Crowd throngs for Papal Mass [PHOTOS]

November 26, 2015 5:18 am
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, POPE-AERIAL-CROWDNAIROBI, Kenya, Nov 26 -Kenyan Catholic leaders are expecting over a million people to attend an open-air mass led by Pope Francis in the capital Nairobi Thursday, the first full day of his Africa tour.

Thousands of police and troops have been deployed and roads closed to ensure security as the pontiff makes his first visit to Kenya on a six-day trip which will also take him to Uganda and Central African Republic (CAR).

Both Kenya and Uganda have suffered major attacks by Al-Qaeda’s East Africa branch, the Shabaab, because they have troops deployed in Somalia.

The public mass, which begins at 0700 GMT, will be celebrated in the grounds of Nairobi University and broadcast live in two other parks in the city in a highly anticipated part of the pope’s programme. Francis will also visit a slum on Friday morning.

Speaking alongside President Uhuru Kenyatta after talks at Nairobi’s State House on Wednesday evening, Francis urged leaders to work with “transparency” and to battle inequality.

“I encourage you to work with integrity and transparency for the common good, and to foster a spirit of solidarity at every level of society,” he said, in comments alluding to the corruption and inequality that blights Kenya.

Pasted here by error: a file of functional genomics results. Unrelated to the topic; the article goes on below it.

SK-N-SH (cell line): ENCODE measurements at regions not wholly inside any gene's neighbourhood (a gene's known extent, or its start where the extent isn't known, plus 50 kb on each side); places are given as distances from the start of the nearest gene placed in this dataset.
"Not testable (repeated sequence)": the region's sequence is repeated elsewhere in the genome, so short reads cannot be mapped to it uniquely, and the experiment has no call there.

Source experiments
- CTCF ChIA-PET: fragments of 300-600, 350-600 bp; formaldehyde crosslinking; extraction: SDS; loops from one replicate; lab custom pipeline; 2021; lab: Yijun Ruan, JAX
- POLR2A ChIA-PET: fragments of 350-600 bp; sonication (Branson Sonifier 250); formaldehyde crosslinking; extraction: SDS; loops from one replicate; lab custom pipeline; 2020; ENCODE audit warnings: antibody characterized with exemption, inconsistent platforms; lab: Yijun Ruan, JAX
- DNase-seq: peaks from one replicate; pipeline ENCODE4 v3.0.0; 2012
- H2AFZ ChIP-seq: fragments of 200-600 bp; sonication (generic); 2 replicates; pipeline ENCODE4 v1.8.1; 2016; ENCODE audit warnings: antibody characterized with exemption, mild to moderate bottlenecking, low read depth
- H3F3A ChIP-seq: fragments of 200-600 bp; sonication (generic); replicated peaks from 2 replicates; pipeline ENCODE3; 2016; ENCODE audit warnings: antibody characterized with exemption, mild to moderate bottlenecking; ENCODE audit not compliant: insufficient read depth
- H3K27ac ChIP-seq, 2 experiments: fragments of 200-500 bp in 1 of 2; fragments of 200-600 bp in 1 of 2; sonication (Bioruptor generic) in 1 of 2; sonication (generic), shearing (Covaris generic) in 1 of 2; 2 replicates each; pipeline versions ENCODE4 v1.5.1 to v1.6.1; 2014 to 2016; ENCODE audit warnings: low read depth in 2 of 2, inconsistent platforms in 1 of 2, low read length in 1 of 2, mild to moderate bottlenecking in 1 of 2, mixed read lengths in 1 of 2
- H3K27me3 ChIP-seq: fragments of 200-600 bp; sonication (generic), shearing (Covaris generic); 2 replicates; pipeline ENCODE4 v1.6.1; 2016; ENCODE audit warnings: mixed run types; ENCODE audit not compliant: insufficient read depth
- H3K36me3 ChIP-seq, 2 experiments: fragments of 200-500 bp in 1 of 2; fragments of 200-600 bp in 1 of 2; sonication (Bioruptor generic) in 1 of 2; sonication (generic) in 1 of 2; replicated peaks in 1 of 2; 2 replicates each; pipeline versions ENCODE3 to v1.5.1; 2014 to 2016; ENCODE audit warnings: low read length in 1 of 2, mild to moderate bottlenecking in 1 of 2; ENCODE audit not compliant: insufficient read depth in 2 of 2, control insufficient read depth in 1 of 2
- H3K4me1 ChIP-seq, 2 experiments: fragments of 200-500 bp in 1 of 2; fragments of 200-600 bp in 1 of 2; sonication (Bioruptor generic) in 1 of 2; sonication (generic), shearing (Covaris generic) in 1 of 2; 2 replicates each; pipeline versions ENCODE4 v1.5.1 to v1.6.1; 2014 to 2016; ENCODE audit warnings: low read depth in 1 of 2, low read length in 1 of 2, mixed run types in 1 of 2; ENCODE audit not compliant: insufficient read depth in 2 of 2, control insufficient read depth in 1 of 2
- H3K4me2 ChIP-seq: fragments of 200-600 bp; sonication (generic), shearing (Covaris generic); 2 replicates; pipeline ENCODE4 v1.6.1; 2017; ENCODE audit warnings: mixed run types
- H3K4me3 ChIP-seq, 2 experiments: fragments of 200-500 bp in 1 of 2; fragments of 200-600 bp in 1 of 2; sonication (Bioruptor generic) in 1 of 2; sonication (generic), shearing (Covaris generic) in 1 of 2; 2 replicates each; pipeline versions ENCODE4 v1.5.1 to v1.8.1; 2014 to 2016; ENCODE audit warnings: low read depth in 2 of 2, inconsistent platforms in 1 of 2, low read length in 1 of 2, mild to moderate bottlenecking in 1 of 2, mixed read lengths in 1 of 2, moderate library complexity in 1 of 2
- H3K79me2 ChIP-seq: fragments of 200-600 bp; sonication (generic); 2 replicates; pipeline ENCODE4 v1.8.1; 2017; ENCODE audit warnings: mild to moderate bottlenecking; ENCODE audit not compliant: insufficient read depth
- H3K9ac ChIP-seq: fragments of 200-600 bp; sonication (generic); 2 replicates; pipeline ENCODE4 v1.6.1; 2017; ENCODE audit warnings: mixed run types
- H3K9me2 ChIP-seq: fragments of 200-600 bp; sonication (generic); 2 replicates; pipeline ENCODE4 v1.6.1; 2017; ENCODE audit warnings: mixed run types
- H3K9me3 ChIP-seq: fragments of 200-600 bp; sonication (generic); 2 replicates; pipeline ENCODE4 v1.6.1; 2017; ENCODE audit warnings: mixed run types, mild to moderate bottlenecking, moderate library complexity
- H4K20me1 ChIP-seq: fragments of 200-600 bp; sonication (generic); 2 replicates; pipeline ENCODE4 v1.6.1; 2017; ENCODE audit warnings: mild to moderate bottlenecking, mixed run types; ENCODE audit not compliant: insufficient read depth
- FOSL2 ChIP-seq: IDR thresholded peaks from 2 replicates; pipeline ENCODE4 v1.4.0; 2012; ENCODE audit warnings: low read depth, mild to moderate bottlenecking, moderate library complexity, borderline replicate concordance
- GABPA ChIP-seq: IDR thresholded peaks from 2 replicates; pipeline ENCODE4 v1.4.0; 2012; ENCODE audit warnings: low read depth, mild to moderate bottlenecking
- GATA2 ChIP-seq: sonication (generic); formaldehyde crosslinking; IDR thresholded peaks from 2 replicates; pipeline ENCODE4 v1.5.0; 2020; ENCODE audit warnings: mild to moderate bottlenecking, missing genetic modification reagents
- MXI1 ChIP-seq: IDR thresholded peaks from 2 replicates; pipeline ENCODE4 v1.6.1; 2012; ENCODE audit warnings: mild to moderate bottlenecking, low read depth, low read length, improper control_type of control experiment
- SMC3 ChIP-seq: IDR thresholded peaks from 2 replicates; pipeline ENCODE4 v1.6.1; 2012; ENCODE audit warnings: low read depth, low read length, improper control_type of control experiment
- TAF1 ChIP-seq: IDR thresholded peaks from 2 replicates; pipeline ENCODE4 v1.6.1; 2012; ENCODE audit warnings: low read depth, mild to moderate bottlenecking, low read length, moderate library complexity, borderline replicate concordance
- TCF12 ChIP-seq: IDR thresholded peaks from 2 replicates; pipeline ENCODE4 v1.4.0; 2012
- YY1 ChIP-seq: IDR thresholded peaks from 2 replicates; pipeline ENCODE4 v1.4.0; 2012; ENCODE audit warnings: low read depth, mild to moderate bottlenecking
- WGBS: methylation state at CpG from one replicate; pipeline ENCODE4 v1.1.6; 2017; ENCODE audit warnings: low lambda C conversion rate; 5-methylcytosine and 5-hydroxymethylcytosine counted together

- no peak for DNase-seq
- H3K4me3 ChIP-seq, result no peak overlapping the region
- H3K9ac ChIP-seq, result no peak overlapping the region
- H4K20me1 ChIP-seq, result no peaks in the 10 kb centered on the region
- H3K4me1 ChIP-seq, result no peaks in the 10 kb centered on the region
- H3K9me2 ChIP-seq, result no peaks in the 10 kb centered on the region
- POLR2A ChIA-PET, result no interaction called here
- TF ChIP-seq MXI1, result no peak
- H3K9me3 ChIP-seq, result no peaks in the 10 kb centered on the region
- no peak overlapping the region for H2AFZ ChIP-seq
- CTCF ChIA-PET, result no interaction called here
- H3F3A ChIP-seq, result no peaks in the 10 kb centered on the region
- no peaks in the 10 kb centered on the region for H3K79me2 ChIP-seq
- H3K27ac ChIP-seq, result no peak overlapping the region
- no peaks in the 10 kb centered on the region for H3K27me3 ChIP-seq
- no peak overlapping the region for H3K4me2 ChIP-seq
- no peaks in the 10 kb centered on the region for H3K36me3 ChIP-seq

“I ask you in particular to show genuine concern for the needs of the poor, the aspirations of the young, and a just distribution of the natural and human resources with which the Creator has blessed your country,” Francis said.

– ‘Grave environmental crisis’ –

The leader of the world’s 1.2 billion Catholics also warned the world was facing a “grave environmental crisis” just days before the start of COP21, a key United Nations climate conference in Paris.

“There is a clear link between the protection of nature and the building of a just and equitable social order,” he said.

Francis is expected to speak further on the environment on Thursday when he visits the Nairobi headquarters of the UN Environment Programme (UNEP) and Human Settlements Programme (UN-Habitat).

Ahead of the visit, UNEP chief Achim Steiner told AFP the pope had a “profound role to play” in efforts to tackle climate change.

“Whether you are a Catholic or not, it is the ethical, the moral dimension of acting on something that we know is a threat to future generations,” Steiner said.

Francis is the fourth pope to visit Africa, a continent which is now home to one in six of the world’s Catholics and whose importance to the Church is set to grow significantly over the coming decades.

He is following in the footsteps of Paul VI, who became the first pope of modern times to set foot in Africa when he visited Uganda in 1969.

He was followed by John Paul II, who managed to visit a total of 42 countries on the continent during his long papacy and was dubbed “The African” by a Senegalese cardinal.

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